Carnegie Mellon University
May 04, 2016

MCS Students Earn Education and Research Awards

By Amy Pavlak Laird

MCS Students Earn Education and Research Awards

Clive Newstead, Rebecca Alford and Shadab AlamClive Newstead, Rebecca Alford and Shadab Alam

The Mellon College of Science (MCS) presented its awards for education and research during the college’s annual faculty meeting on Monday, May 2. Winners included Shadab Alam, Rebecca Alford and Clive Newstead.

The Guy C. Berry Graduate Research Award, which recognizes excellence in research by MCS graduate students, was presented to Shadab Alam, a fourth-year Ph.D. candidate in the Department of Physics. Alam uses detailed maps of the sky to uncover the nature of gravity at large scales, the point at which Einstein’s theory of general relativity breaks down. Working with Associate Physics Professor Shirley Ho, Alam uses data from the Sloan Digital Sky Survey III and other large sky surveys to measure the large-scale structure of the universe, which can be used to test models of modified gravity. In one of his most recent analyses, he took measurements of the growth rate of galaxies, which allowed him to quantify galaxy velocities using redshift space distortions (RSD), from six different galaxy redshift surveys and combined it with Cosmic Microwave Background data. His analysis improved all constraints on various modified gravity models and provides the current best constraints on dark energy, curvature of the universe and an upper limit on the redshift of re-ionization. In addition to his work on RSD, he is also leading the analysis on constraining gravity by combining galaxy-galaxy lensing from the Canada-France-Hawaii Telescope Legacy Survey with galaxy clustering in the Baryon Oscillation Spectroscopic Survey. “Shadab is quickly becoming an expert in probing gravity through many different cosmological probes,” Ho said. “His maturity and intellectual firepower have made him not only a highly valued member of my own research group but also at the McWilliams Center for Cosmology at Carnegie Mellon.”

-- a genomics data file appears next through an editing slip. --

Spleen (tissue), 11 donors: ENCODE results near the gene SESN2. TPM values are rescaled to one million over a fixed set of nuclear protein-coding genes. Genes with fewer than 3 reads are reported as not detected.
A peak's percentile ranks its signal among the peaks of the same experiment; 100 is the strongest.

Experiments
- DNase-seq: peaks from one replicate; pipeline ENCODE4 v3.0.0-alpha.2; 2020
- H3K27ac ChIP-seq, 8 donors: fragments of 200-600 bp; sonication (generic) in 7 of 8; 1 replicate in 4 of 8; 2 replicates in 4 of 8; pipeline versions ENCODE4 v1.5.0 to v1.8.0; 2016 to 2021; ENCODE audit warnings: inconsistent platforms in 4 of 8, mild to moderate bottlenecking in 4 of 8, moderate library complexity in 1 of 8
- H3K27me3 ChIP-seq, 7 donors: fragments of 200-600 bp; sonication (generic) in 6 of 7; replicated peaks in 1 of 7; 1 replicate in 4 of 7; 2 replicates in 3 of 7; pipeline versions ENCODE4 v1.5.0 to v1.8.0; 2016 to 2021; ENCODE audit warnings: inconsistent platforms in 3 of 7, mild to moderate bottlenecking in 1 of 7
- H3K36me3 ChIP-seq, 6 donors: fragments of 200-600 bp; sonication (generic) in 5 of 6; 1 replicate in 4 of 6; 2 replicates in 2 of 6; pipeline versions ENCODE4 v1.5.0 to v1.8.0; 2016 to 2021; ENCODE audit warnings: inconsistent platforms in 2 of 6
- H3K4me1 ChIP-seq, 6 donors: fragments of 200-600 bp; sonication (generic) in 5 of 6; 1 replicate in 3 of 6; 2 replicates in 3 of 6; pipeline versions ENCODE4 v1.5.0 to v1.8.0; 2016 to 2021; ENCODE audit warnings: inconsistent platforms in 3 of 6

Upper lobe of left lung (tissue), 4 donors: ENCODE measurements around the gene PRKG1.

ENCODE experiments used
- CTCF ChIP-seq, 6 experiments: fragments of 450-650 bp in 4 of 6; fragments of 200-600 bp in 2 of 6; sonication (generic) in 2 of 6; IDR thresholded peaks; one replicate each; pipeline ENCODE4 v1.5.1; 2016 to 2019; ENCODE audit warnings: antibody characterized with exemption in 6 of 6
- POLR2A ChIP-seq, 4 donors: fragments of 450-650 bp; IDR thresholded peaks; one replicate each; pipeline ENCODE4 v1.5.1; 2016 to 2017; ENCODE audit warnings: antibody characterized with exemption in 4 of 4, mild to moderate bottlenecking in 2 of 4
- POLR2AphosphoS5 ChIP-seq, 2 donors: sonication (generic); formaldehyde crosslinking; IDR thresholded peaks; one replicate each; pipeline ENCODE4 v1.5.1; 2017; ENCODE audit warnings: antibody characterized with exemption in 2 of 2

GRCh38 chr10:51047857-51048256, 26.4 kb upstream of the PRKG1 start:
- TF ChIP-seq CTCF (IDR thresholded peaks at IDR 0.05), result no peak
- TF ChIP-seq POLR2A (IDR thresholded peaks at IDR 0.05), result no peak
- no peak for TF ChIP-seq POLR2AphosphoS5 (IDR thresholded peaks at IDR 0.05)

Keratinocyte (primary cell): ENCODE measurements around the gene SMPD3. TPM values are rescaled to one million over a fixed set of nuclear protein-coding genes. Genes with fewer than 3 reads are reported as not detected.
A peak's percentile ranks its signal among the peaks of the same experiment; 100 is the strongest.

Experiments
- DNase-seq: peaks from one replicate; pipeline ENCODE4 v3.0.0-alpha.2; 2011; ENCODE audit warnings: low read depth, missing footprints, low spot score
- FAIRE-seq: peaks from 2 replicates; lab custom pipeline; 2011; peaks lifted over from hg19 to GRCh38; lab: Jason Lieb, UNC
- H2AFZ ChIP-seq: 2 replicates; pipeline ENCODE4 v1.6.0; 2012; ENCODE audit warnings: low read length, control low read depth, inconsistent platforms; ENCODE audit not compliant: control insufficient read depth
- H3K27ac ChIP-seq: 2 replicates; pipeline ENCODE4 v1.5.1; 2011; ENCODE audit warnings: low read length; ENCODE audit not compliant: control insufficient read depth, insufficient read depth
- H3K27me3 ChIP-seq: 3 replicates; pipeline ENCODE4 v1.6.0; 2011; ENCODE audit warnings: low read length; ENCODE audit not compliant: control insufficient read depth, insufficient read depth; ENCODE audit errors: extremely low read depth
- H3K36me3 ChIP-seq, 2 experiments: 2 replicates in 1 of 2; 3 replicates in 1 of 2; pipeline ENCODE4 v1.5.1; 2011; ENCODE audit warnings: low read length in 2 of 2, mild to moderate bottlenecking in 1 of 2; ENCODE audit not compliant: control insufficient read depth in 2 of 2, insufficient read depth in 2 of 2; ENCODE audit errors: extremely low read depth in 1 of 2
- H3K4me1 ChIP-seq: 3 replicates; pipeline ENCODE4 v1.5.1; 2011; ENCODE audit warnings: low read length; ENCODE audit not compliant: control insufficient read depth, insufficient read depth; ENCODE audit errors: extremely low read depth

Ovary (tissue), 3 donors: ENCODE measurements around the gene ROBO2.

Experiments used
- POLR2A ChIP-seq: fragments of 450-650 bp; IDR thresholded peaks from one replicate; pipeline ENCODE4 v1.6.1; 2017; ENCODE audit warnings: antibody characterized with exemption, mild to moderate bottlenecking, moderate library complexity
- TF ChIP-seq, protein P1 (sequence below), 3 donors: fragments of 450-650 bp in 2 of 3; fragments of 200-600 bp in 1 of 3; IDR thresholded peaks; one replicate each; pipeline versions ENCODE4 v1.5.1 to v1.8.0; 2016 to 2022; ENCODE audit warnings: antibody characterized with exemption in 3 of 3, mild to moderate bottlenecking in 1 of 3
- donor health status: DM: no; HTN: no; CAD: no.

Rebecca Alford received the Dr. J. Paul Fugassi and Linda E. Monteverde Award, which is presented to a graduating female senior with the greatest academic achievement and professional promise. A chemistry major, Alford plans to pursue her Ph.D. at Johns Hopkins University in chemical and biomolecular engineering. Her ultimate goal is to become a professor and lead her own research group that will build computational tools to deeply explore the connection between genetic sequence, protein structure and function, and disease. Alford was recently named a Hertz Fellow, one of 12 college seniors and first-year graduate students nationwide to receive the honor. Read more.

Clive Newstead, a Ph.D. candidate in the Department of Mathematical Sciences, received the Hugh D. Young Graduate Teaching Award, which recognizes effective teaching by graduate students. Newstead is a bit of a legend in the Math Department. Students often attend his recitations even though they aren’t assigned to his section, and many of his former students still seek out his help long after they have had him as a TA in class. Newstead’s enthusiasm for teaching and dedication to his students was recently honored with Carnegie Mellon’s Graduate Student Teaching Award. Read more.